District of Chile
The District of Chile is the longest-running mission still overseen by the United States Province. Three Holy Cross Religious arrived in Santiago, Chile, on March 1, 1943, at the invitation of the Archbishop to administer Saint George’s College. Fathers Havey, Send and Dougherty believed they were going to do university work. Little did they know that “college” in this context meant a school of first through 12th graders.
Today Saint George’s College serves 2,650 students. Its history is rich and is closely tied with the history of Chile, including the 1970s when the school was taken over by the military government and Holy Cross was ousted. The Congregation returned to the school in 1986. Strong faith formation and service have been a hallmark of Saint George’s. Over the decades, the college has formed many influential leaders in Chilean society. Also Holy Cross’ first Chilean vocation, Fr. Jorge Canepa, was a 1946 graduate of the school.
The other school administered by the District is Colegio Nuestra Señora de Andacollo, located in the older sector of Central Santiago. The Congregation took responsibility for the school in the 1970s, after its expulsion from Saint George’s. The student body, numbering 1,100, is made up primarily of children from working-class families. With improvements to the physical plant and the strong Holy Cross commitment, the school has been able to reach new heights academically.
From the beginning, our mission of Chile has included parishes and social service. Parishes include Parroquia San Roque (San Roque Parish) in the sector of Peñalolén of Santiago, Parroquia Nuestra Señora de Andacollo (Our Lady of Andacollo Parish), in the same area as the school; and Parroquia Nuestra Señora de la Merced (Our Lady of Mercy Parish) in Calle Larga, a rural community northeast of Santiago. The parishes are known for their lay formation, youth ministry and social justice work with the poor and marginalized.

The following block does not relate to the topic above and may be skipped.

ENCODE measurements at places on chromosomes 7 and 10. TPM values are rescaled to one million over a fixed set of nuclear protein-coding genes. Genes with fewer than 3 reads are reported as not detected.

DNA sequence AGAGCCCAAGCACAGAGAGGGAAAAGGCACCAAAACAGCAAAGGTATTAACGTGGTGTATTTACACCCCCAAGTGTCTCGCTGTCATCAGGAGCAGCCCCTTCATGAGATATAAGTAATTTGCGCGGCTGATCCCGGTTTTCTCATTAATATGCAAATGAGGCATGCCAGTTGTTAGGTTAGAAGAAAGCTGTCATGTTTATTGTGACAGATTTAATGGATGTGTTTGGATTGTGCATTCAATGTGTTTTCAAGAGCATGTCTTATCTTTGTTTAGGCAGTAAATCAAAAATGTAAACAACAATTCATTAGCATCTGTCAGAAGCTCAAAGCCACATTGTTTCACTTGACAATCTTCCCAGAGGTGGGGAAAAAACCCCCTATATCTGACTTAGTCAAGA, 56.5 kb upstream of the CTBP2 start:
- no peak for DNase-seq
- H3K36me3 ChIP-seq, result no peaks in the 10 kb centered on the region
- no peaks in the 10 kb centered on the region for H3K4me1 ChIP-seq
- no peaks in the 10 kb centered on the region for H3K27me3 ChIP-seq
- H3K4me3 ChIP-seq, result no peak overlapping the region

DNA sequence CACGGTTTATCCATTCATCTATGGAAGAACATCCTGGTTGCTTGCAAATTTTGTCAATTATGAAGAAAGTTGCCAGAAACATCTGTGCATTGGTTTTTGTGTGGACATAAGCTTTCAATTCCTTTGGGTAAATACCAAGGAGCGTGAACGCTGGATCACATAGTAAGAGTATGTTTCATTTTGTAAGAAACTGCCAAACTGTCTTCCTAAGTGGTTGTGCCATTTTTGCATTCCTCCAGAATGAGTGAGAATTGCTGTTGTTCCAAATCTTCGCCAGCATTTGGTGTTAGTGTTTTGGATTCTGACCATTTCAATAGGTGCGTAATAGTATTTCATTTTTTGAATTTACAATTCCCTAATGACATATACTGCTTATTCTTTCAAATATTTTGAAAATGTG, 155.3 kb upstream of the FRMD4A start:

Holy Cross Religious and lay collaborators also provide outreach to abandoned and abused children in Santiago through Fundación Moreaou, commonly known as Fundamor. Children ages 4 to 18 can live and be protected at Fundamor – many spending their entire lives here. Holy Cross also runs prevention programs for the children of Peñalolen and Andcollo (Santiago, city center), serving about 130 children. The residential and prevention programs have been recognized locally and nationally for the quality of care and professional work assisting these children.
In all its apostolates, a key priority of the District is working closely with its lay colleagues and providing formation for them, including a day retreat on Holy Cross Spirituality, which in years past has seen more than 200 in attendance. They are an integral part of the Holy Cross family and mission in Chile.
Family Rosary Intl., also in Santiago, works to strengthen Chilean families through school and parish ministry programs and Rosary distribution.
As part of our mission of serving the Catholics of Chile and supporting the growth of the Universal Church, we also provide a strong vocation program for native Chilean men seeking to join Holy Cross. In March 2003, the first of the Congregation´s five new houses for international formation was established, with young men from Chile, Perú, Haïti and Brazil.